Newberry Library, Chicago

Case 3A 869

A printed exemplum of the London edition of 1628 bearing Wither's autograph thirteen-line presentation inscription to Edmund Prideaux, Attorney General, dated 16 June 1656, the duodecimo volume in later calf gilt. 1656.

WiG 45: George Wither, Britains Remembrancer (London, 1628)

Booklabels of Herschel V. Jones and Louis H. Silver.

The inscription edited and discussed in Norman E. Carlson, ‘A George Wither Presentation Copy’, N&Q, 222 (December 1977), 535-6.

Case MS fF 45919. 37

A folder of twelve unbound folio letters and documents.

item 5

ClE 151: Edward Hyde, First Earl of Clarendon, Letters to the Duke of York and the Duchess of York

Copy of the two letters, in a professional italic hand, on all four pages of a pair of conjugate folio leaves, once folded as a letter or packet. Late 17th century.

Letters by Clarendon to his daughter Anne (who died on 31 March 1671 before the letter arrived) and to her husband, the Duke of York (later James II), on the occasion of her conversion to Roman Catholicism. The original letters, which received particular attention by his contemporaries because of their subject matter, are not known to survive.

These were first published in Two Letters written by…Edward Earl of Clarendon…one to His Royal Highness the Duke of York, the other to the Dutchess, occasioned by her Embracing the Roman Catholic Religion (London, [1680?]) and were reprinted in State Tracts (1689), in An Appendix to the History of the Grand Rebellion (Oxford, 1724), pp. 313-24, and elsewhere.

Case MS fJ 5452. 634

Copy, complete with dedicatory epistle to Queen Elizabeth, in a single professional secretary hand, 253 folio leaves (plus seven blanks), in contemporary calf gilt. Late 16th-early 17th century.

HoH 81: Henry Howard, Earl of Northampton, A dutiful defence of the lawful regiment of women

Inscribed inside the front cover ‘Baker & Leigh Aug: 77’. Bookplate of Alfred Cock. His sale, 11 July 1898, lot 598, to Maggs.

An unpublished answer to, and attack upon, John Knox's ‘railing invective’ against Mary Queen of Scots, First Blast of the Trumpet against the Monstrous Regiment of Women (1558). Written, Howard claims in his Dedication, some thirteen years after he was asked to do so by a Privy Councillor [i.e. c.1585-90]. The Dedication to Queen Elizabeth beginning ‘It pricketh now fast upon the point of thirteen years (most excellent most gratious and most redoubted Soveraign...’; the main text, in three books, beginning ‘It may seem strange to men of grounded knowledge...’, and ending ‘...Sancta et individuae Trinitati sit omnis honor laus et gloria in secula seculorum. Amen.’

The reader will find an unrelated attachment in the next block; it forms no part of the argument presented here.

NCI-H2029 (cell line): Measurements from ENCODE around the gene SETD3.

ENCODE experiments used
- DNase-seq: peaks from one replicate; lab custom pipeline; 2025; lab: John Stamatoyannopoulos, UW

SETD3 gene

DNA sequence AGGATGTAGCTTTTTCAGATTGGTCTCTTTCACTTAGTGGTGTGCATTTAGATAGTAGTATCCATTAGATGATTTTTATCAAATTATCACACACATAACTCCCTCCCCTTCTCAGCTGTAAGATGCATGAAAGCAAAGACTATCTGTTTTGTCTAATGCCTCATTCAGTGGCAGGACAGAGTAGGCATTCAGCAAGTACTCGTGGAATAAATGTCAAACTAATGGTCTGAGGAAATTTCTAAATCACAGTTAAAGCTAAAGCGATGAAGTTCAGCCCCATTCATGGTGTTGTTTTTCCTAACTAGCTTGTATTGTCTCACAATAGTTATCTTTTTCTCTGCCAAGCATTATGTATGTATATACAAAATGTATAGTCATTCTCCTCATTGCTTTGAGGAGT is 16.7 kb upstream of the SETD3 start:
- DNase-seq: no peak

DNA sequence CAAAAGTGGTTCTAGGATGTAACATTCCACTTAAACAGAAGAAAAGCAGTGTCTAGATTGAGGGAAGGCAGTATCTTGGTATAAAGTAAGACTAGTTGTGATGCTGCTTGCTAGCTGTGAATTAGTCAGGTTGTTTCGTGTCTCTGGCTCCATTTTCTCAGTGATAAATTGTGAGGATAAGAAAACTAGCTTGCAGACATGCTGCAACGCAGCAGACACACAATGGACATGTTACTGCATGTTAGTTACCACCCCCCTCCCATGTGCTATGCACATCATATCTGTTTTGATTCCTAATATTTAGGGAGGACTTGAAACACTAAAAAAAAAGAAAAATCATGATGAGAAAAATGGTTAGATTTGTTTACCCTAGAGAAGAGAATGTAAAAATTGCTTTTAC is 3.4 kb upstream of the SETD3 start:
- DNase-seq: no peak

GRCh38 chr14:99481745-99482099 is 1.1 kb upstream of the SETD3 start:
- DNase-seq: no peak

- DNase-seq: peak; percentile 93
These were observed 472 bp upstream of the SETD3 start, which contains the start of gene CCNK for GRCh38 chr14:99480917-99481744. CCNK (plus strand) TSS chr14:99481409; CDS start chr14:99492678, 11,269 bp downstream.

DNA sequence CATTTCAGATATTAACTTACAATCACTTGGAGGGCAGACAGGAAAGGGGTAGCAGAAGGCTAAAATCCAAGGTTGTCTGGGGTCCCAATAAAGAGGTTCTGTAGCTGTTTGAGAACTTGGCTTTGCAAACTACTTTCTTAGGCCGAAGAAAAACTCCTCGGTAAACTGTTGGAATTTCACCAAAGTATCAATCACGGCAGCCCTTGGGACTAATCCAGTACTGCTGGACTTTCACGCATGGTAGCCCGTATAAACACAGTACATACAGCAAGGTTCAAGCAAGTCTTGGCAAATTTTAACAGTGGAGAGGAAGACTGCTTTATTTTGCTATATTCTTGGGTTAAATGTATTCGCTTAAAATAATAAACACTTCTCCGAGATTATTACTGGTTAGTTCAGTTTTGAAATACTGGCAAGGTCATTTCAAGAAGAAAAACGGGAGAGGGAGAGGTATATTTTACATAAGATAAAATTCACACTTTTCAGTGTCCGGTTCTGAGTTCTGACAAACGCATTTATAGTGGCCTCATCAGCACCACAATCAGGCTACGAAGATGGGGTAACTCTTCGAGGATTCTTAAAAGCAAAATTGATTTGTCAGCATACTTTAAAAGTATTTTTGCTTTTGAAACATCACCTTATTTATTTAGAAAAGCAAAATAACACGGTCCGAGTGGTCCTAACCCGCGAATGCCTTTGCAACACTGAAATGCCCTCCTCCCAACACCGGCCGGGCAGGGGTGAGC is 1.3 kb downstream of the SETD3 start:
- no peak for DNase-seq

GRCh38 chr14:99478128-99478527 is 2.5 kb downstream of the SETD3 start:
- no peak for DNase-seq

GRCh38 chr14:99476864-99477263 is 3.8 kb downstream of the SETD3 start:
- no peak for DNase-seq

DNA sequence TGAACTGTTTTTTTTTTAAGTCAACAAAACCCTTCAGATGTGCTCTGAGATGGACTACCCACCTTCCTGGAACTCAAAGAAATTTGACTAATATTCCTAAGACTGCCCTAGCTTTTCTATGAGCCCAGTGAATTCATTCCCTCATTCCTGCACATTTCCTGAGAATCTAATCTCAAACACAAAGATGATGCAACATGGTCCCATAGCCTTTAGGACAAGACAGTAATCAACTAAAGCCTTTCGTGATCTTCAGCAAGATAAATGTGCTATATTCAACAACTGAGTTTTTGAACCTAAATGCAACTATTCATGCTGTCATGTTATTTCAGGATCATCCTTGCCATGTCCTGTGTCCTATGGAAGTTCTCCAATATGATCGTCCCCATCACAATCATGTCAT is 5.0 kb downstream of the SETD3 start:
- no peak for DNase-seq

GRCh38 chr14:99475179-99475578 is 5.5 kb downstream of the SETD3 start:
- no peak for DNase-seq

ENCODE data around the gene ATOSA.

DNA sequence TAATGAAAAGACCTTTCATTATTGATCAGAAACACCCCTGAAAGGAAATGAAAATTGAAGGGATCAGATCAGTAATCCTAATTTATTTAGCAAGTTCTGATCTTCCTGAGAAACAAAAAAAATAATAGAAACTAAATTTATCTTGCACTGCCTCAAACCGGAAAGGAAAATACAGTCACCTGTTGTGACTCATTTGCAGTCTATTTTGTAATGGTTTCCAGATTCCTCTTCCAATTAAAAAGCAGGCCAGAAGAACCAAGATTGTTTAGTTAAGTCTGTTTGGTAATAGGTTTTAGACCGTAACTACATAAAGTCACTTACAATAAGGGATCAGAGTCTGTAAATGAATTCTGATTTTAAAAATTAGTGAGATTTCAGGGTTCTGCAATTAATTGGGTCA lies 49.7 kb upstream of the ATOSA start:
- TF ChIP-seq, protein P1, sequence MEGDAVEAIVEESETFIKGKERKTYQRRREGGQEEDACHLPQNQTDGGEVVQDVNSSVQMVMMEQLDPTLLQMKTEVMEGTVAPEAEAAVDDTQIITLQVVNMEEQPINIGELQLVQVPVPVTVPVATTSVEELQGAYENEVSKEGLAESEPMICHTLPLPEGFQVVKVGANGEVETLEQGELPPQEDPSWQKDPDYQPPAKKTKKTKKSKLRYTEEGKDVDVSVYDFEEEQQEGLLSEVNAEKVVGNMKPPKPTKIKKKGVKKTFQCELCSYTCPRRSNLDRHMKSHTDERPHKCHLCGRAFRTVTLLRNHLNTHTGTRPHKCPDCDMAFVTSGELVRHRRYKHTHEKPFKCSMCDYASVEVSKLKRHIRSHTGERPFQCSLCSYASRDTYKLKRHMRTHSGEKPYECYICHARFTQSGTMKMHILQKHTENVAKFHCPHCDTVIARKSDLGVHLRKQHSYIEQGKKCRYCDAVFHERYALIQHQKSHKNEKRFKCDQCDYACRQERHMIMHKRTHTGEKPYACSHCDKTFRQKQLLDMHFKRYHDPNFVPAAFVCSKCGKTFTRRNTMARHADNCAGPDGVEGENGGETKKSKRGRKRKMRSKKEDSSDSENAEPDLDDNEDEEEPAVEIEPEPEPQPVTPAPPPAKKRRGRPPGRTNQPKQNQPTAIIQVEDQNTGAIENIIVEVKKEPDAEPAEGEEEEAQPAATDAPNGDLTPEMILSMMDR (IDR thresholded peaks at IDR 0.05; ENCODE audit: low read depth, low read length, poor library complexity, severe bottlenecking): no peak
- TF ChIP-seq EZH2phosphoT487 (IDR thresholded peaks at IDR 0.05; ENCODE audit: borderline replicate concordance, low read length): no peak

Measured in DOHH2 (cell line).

Case MS fY 682 A3

Copy of Book I, with dedicatory epistle and verses to Queen Elizabeth, in an italic hand, inscribed (f. 17v) in another hand ‘Elizeis A Latin Poem on Queen Elizabeth’, seventeen folio leaves (plus four blanks), in later calf gilt. Early 17th century.

AlW 136: William Alabaster, Elisæis (‘Virgineum mundi decus, augustamque Britannae’)

Later owned by The Rev. Richard Farmer, FSA (1735-97), Master of Emmanuel College, Cambridge, literary scholar. His sale, 7 May-16 June 1798, lot 8029, to Richard Heber (1774-1833), book collector. Sotheby's, 1836 (Heber sale, Part XI), lot 109, to Thomas Thorpe. His ‘Catalogue of upward of fourteen hundred manuscripts’ (1836), item 8. Bought by Sir Thomas Phillipps, Bt (1792-1872), book and manuscript collector: Phillipps MS 9027. Sotheby's, 1893 (Phillipps sale), lot 2, to J. Dixon; probably resold at Sotheby's, 1910, lot 293, to Maggs. Donated in January 1914 by Professor Frederic Ives Carpenter.

This MS collated in O'Connell and the dedicatory epistle and dedicatory verses edited from this MS. Photostats of the MS are in the Folger PR 1405 A4.

Of Alabaster's unfinished epic ‘Apotheosis poetica’, written probably in 1588-91 and celebrating the reign of Queen Elizabeth, only Book I survives. The text is preceded by a dedicatory prose epistle to the Queen and by eight lines of dedicatory verse to her beginning ‘Qua sinuat tellus viridans immania terga’. First published, with an English prose translation, as The Elisæis of William Alabaster, ed. and trans. Michael O'Connell, Studies in Philology, 76, No. 5 (Early Winter 1979), 77 pp.

Case MS fY 1565. W95

Autograph MS of the Second Part of Lady Mary Wroth's Urania, in two folio volumes. 1621.

Inscribed inside the front cover of Vol. I ‘Charles Morgan’.

The MS as a whle

*WrM 12: Lady Mary Wroth, The Second Part of The Countess of Montgomery's Urania

Autograph manuscript, closely written in her italic hand with frequent revisions, comprising two ‘books’ in two folio volumes, the first untitled but with the colophon ‘heer ends the first booke, of the secound part of the Countess of Mountgomeries Vrania’, the second volume headed ‘The secound booke of the secound part of the Countess of Montgomerys Vrania’, the pages numbered by Wroth according to bifolium (so each of her ‘foll’ numbers represents four pages), the first volume 67 leaves (plus blanks), the second volume 62 leaves (plus blanks), both in later half-calf marbled boards. 1621.